Thursday 19th February 2009
Self-obsession and self-absorption are not kind words for a band…but there is genius afoot here…so these guys can be
forgiven for being a tadge ‘up themselves’. Los is a trio of power-hungry power-rangers. Chris Hamilton (guitars) is the Paul
Benedict (Rev. Lindquist) of the tribe. He rallies and hounds the troops, biting heels like a sheep dog on the loose. Daniel Hale looks like a hairy 1974 version of Jeff Bridges (Thunderbolt & Lightfoot) and provides the substantial percussive element and then we have the blonde heroine, Helen Sargent, on vocals and synthesizer. It wouldn’t be unfair to describe their sound as a kind of ‘Ting Tings’ for grown-ups with Chris playing the multi parted Jules De Martino character and Helen playing the Katie White role.
The band cites influences from the late Jeff Buckley, Led Zeppelin and Nirvana right through to Nina Simone. Note that all these artists are considered ‘serious’ as in highly academic and ‘significant’. But don’t imagine that Los mitigates any excitement just because they may possess a ‘Guardian Reader’ following and post-graduate credentials. They are more animated than words alone can describe! Think of an army of whirling dervishes together with a host of Cossacks playing rugby football together and you get close to the idea of the mayhem and energy of a Los gig.
Unusually, there is no bass guitar within the Los structure. So Helen provides (at times) some moody keyboard baselines to add some darker colours to the overall texture. But the ace of bass ain’t all that, especially when the extraordinary guitar-work of Chris is enough to satisfy any cravings you may have for deeper contextual tones. There are imaginative chord progressions aplenty and occasional funk or jazz elements springing up like unexpected fireworks. The total effect is more substantial than pop art or art-rock … more like the musical equivalent of heavy-duty sculpture.
The melodies are often hidden beneath swathes of disproportionate energy like a nutmeg might be hidden under several layers of a daunting crinoline Elizabethan petticoat. And the organic and frenzied drumming from Daniel is demonstrated like a kids magic show- with sleight-of-hand and colourful tricks, conjured up from nothing, for the adoring crowd.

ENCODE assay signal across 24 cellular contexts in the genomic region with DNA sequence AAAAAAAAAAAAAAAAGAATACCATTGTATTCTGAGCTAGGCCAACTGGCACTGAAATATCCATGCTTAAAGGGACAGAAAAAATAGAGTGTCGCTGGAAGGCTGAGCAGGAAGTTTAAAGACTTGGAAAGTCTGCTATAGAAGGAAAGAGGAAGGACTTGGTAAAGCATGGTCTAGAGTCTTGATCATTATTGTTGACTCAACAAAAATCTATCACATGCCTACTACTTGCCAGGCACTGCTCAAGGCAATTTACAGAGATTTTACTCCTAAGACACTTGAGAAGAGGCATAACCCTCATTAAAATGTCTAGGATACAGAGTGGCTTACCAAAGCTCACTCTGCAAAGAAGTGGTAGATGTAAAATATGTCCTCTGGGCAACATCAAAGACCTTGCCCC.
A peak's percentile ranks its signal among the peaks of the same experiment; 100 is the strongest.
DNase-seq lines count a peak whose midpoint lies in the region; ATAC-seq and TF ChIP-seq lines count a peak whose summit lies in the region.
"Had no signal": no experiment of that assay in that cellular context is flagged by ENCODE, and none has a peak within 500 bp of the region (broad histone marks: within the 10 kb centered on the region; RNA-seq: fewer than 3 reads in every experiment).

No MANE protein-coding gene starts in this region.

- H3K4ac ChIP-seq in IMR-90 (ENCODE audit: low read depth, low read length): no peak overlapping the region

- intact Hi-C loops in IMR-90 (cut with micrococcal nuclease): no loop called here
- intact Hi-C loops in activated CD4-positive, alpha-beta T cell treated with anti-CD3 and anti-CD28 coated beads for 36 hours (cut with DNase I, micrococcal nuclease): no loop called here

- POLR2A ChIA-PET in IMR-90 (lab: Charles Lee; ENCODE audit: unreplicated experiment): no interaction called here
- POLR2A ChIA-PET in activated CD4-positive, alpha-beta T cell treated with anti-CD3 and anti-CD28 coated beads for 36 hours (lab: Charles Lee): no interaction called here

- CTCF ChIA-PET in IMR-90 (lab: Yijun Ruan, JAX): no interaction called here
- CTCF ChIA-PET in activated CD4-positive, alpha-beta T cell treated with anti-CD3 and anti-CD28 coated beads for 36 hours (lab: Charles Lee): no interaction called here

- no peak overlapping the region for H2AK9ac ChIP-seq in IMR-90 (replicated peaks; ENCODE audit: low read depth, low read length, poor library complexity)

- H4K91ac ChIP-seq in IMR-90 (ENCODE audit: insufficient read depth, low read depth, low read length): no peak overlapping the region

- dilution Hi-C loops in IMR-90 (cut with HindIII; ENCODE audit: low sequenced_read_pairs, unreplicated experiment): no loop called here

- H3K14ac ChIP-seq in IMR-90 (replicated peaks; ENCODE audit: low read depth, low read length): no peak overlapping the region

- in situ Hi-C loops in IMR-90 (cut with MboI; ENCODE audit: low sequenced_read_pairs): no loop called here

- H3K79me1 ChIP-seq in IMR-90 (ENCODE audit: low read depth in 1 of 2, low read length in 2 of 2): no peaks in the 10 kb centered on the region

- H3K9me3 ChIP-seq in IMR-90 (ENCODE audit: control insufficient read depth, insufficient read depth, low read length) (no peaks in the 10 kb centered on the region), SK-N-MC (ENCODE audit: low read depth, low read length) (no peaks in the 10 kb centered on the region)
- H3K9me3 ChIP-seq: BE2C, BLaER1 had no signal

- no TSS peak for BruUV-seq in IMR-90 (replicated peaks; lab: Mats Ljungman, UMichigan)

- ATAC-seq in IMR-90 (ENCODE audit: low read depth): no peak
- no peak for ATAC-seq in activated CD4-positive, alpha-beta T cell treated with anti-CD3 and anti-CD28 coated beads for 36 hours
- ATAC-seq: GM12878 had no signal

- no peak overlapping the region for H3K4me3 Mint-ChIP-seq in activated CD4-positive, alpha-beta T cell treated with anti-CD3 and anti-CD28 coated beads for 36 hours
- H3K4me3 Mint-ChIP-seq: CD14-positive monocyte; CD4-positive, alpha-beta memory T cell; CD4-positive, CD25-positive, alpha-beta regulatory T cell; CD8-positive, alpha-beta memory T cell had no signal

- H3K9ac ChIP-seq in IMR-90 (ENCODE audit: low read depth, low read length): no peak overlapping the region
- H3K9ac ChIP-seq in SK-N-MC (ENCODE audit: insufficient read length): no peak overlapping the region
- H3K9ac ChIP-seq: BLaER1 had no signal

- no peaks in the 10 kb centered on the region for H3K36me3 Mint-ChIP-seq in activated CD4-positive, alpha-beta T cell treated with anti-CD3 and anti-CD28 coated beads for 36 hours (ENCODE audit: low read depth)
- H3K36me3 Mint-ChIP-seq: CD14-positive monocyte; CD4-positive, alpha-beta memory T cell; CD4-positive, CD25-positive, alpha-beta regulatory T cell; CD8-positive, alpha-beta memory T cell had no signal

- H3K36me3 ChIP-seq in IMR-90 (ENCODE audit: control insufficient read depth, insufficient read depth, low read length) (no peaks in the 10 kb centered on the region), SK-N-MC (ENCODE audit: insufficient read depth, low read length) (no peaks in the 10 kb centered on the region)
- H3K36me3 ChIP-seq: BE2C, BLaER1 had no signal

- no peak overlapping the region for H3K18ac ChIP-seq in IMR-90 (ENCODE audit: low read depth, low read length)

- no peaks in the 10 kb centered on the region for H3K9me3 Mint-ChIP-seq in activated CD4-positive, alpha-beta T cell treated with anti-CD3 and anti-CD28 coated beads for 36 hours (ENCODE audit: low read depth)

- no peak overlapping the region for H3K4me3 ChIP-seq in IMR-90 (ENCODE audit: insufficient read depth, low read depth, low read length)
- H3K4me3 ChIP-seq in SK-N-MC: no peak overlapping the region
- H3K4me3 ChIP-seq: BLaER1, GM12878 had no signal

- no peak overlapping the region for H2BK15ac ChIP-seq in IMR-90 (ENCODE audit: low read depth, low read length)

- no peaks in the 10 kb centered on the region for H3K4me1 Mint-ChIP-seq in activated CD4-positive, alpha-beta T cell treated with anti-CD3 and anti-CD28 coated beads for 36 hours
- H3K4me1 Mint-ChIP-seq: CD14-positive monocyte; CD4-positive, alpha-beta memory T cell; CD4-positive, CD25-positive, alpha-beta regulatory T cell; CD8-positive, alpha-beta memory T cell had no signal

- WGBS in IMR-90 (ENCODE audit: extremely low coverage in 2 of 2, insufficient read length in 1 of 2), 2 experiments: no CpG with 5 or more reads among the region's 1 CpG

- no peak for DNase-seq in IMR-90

Softly creeping up on you like a bar-lounge lizard, some of the gentle songs seem to sweetly hypnotize and mystify you and,
before you know where you are, they suck you into their cruel world like a cephalopod might devour her prey- captured and
drained- drawn in by unseen suckers. Without knowing, your are about to be digested in bite sized chunks. It is at these moments when Helen comes into her own and, at the high points, her soulful vocals can be favourably compared to the work of some mighty divas such as Doris Troy.
One of my favourite Los numbers is ‘Ba Ba Ba’. This song is about missing someone so badly that it messes with your head. We
all know the feeling. The rat-a-tat percussive elements from Daniel Hale and the stunts performed by Chris are, this time, outshone by the sheer drama of Helen’s singing. Her face a series of contortions and extortions, she gurns her way through the number and you can share her anxiety and suffering. In fact, you might even somehow feel to blame for the pain of living through it all. My, my…this lot could probably qualify for some sort of Arts Council grant with all those theatricals and histrionics going on.
My only (small) criticisms are that I would like to have seen Chris play ‘to the crowd’ rather than to his band-mates. He seemed, to me, to be too shy to face his audience and too self-conscious to be part of the act. I would also have liked to have heard a lot more keyboard work from Helen. Frankly, it seems a pity to bring your synth all that way and then let it become a shelf for your drinks.
But, all-in-all, this was a powerful piece of work by a great three-part talent. A tipping point maven trap for any person who may genuinely want to witness artistic, non formulaic, rock and jazz-laced blues.